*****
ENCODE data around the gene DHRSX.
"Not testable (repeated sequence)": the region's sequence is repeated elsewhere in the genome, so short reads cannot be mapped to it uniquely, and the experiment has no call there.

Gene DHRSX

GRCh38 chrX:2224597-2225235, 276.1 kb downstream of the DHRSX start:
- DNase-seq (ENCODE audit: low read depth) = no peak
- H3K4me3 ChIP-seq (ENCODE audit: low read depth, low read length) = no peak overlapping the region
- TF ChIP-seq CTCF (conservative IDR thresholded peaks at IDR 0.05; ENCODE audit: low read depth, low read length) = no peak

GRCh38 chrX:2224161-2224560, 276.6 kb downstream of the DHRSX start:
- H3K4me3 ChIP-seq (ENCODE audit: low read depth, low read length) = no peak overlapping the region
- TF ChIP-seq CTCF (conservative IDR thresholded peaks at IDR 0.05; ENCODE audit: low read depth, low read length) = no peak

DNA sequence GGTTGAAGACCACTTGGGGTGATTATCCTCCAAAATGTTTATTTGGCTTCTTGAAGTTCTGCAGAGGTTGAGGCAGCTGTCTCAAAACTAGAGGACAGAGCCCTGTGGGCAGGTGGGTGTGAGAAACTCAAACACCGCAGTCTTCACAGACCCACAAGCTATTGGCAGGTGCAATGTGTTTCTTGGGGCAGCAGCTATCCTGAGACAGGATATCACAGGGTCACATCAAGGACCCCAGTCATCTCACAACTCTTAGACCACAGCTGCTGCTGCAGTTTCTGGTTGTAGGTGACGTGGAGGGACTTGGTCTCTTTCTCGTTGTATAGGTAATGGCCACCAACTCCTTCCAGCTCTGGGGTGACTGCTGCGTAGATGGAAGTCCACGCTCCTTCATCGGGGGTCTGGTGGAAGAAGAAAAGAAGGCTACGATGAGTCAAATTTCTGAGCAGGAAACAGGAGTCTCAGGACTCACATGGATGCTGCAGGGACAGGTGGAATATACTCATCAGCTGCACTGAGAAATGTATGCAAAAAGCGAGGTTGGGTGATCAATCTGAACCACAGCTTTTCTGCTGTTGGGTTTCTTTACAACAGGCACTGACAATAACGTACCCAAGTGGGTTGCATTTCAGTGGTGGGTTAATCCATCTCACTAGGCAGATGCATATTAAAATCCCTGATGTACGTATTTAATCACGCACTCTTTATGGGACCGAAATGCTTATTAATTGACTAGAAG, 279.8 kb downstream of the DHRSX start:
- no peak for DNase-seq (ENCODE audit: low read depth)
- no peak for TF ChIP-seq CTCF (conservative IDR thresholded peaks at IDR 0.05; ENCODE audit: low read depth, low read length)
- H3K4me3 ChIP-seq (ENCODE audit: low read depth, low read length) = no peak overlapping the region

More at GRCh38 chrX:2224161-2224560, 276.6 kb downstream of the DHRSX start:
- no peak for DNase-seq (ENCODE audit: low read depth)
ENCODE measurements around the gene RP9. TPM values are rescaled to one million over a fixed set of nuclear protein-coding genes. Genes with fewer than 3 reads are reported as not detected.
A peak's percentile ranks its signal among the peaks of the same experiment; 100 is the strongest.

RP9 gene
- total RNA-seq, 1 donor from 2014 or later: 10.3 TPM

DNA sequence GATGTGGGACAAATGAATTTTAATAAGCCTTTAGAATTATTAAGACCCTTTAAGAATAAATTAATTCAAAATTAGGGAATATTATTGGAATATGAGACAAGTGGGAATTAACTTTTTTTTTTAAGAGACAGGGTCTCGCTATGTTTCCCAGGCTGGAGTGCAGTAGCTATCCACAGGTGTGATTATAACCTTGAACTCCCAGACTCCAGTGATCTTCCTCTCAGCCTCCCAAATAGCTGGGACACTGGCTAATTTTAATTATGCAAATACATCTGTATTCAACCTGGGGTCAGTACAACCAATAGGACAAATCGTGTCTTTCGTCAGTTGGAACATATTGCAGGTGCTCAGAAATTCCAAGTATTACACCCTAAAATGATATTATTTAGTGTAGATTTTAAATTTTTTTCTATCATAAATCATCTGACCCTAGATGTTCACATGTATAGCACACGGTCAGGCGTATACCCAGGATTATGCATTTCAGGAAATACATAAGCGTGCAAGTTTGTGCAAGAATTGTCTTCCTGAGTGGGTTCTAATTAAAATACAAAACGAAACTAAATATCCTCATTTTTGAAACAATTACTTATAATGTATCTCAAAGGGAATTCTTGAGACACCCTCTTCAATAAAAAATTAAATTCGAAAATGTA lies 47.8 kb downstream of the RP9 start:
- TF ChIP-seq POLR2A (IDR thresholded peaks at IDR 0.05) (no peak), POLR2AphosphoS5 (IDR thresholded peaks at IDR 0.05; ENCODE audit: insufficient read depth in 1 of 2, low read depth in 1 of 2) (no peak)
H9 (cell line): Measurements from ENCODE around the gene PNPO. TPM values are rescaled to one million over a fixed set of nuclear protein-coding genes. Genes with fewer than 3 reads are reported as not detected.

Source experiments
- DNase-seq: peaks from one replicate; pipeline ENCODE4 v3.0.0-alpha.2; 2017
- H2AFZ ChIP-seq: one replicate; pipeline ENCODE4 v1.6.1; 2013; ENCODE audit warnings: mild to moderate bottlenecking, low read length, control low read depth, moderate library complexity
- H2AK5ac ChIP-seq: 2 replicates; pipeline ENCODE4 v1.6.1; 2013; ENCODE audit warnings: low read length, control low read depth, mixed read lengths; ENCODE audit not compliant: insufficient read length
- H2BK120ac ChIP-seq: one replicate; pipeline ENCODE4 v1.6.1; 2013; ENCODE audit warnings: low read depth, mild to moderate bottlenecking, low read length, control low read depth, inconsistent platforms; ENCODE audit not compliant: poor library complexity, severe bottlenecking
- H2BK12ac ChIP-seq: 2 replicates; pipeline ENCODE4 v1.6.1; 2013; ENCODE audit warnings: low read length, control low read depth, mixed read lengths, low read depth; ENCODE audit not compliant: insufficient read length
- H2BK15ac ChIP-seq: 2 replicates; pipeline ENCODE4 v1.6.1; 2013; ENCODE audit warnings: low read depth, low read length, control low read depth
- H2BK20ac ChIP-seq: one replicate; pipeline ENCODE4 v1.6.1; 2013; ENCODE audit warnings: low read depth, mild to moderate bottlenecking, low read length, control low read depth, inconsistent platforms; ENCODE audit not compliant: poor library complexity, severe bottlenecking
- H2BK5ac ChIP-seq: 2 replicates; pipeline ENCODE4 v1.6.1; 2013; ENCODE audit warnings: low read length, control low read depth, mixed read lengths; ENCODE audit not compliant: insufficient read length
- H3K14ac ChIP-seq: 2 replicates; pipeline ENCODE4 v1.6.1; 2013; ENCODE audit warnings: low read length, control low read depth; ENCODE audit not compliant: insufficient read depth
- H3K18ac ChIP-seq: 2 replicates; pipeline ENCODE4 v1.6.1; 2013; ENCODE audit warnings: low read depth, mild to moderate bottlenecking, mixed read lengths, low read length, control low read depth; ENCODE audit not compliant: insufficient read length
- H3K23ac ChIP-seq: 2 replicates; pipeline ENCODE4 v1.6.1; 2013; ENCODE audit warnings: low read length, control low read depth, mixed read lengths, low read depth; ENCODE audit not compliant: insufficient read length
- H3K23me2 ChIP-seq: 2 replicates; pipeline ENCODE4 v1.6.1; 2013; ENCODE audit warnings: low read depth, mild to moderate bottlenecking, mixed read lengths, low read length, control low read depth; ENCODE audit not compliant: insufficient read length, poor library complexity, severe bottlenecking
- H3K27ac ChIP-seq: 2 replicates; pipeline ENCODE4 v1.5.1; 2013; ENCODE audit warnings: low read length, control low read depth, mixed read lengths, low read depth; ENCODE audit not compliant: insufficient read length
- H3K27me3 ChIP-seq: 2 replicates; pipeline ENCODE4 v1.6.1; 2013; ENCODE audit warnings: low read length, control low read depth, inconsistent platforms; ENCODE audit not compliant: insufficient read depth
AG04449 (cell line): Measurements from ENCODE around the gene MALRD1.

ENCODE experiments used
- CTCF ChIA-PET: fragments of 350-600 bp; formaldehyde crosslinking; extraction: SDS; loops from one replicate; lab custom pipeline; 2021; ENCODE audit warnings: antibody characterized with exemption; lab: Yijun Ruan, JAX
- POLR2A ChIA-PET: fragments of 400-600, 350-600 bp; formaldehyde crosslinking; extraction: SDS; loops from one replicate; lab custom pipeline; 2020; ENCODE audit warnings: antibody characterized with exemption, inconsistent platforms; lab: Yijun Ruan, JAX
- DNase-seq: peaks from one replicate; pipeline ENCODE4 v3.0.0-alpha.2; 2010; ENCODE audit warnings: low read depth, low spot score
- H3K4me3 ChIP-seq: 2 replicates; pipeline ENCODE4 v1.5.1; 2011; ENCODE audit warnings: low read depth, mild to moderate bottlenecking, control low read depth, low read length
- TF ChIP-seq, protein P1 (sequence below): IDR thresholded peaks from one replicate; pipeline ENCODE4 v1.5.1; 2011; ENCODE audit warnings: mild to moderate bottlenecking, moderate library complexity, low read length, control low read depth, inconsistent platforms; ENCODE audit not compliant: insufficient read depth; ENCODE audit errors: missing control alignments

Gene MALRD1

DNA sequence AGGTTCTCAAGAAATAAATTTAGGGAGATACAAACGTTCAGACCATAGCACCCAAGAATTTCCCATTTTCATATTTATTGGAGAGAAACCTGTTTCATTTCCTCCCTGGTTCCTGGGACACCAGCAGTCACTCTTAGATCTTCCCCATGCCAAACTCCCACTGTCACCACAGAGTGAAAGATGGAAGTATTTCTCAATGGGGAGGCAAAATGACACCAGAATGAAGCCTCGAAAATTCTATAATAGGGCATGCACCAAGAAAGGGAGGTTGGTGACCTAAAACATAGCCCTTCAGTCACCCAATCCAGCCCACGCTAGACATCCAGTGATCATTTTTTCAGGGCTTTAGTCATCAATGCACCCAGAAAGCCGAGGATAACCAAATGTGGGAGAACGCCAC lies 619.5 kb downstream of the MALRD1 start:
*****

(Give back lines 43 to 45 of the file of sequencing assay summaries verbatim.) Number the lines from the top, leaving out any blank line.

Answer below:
- DNase-seq: peaks from one replicate; pipeline ENCODE4 v3.0.0-alpha.2; 2010; ENCODE audit warnings: low read depth, low spot score
- H3K4me3 ChIP-seq: 2 replicates; pipeline ENCODE4 v1.5.1; 2011; ENCODE audit warnings: low read depth, mild to moderate bottlenecking, control low read depth, low read length
- TF ChIP-seq, protein P1 (sequence below): IDR thresholded peaks from one replicate; pipeline ENCODE4 v1.5.1; 2011; ENCODE audit warnings: mild to moderate bottlenecking, moderate library complexity, low read length, control low read depth, inconsistent platforms; ENCODE audit not compliant: insufficient read depth; ENCODE audit errors: missing control alignments